The Hole that Held the Cross?
As should be expected, there was a great deal of dirt and debris everywhere. As he examined this hole and cleared away the dirt around it, he discovered that it had a large crack extending out from it.
As they removed more dirt and debris, he discovered a platform-like shelf of bedrock which extended out about 8 feet from the face of the cliff, and this squarish hole was chiseled in this "shelf".There were no more holes in the platform-like shelf, so he began digging into the packed earth in front of and level with the "platform".
It was about 4 feet before he came to the lower level of bedrock, and here he uncovered 3 more squarish holes chiseled in the rock in front of this "platform". His measurements showed that the elevated "platform" with the squarish hole and crack were located 14 feet directly below the 3 cut-out niches in the face of the cliff, now above ground level.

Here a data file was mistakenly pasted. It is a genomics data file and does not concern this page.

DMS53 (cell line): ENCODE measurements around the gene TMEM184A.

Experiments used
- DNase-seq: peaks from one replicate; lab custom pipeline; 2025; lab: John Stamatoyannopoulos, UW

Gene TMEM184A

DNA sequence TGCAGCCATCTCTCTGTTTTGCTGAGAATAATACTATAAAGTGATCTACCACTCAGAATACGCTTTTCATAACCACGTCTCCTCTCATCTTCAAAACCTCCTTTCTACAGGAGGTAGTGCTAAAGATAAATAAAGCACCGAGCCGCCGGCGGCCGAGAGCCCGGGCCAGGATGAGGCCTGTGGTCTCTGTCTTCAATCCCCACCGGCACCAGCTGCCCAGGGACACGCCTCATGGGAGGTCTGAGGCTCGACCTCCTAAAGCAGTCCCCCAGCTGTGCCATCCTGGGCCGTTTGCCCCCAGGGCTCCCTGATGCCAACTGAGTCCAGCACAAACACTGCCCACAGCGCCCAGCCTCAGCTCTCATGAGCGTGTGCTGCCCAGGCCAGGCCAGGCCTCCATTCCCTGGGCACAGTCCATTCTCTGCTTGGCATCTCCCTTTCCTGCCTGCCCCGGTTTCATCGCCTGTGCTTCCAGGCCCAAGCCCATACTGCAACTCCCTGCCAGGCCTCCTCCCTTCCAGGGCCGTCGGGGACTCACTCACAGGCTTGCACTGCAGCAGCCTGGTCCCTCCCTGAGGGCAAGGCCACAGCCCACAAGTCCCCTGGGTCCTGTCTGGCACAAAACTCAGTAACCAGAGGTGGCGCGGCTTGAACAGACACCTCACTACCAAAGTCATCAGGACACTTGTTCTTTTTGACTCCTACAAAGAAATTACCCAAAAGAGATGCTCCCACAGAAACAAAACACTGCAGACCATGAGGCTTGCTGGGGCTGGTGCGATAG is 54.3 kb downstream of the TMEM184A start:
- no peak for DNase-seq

Click for diagram
His earlier conclusion that the cut-out niches were for the signs stating the crucifixion victim's crime in the 3 languages of Jerusalem was now supported by the fact that he had found more square holes, all about 12 to 13 inches square, cut into the bedrock- holes he firmly believed once held crosses. The one elevated above the rest (on the shelf-like platform of bedrock), he believed, held Christ's.
The building structure that remained intact showed that a building covered the entire site. He concluded, based on the evidence they'd found, that a Christian church had been built over the place of the crucifixion of Christ- the stone wall extended along the cliff-face directly behind the cross-hole that was on the "platform-like" shelf of bedrock. It appeared that this was the place where the "featured" criminal-victim was crucified, being elevated several feet above those crucified around him.